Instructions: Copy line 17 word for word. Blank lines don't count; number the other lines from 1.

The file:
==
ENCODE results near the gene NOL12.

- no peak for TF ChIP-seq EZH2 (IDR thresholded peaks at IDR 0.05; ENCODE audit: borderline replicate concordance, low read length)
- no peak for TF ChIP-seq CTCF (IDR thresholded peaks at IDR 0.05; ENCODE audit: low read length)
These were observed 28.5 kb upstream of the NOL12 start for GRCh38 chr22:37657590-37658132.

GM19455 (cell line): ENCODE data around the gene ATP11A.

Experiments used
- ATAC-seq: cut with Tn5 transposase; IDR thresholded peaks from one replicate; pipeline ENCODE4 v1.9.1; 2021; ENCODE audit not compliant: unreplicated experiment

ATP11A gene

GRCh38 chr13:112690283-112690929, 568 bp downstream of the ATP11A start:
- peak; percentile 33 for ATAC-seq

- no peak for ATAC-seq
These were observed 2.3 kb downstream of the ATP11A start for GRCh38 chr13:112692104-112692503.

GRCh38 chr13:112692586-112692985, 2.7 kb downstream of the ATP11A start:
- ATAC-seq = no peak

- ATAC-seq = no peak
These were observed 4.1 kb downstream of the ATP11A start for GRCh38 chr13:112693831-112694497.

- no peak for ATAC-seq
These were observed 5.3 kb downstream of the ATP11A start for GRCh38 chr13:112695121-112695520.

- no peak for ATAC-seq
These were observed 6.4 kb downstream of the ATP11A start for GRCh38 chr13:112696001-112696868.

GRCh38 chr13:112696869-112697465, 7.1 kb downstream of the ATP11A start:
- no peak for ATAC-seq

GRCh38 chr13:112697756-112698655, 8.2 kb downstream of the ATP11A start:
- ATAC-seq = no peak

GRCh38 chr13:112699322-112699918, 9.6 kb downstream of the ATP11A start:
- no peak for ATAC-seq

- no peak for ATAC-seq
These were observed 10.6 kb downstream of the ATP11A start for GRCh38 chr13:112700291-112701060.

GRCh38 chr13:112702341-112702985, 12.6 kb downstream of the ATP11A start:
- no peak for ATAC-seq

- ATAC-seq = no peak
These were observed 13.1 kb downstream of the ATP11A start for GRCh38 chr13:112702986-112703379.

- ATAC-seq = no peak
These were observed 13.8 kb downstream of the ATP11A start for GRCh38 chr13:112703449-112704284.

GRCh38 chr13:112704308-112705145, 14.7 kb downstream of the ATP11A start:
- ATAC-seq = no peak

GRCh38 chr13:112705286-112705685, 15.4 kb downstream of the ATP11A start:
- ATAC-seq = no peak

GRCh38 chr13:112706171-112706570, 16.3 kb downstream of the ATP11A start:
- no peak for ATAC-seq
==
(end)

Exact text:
- no peak for ATAC-seq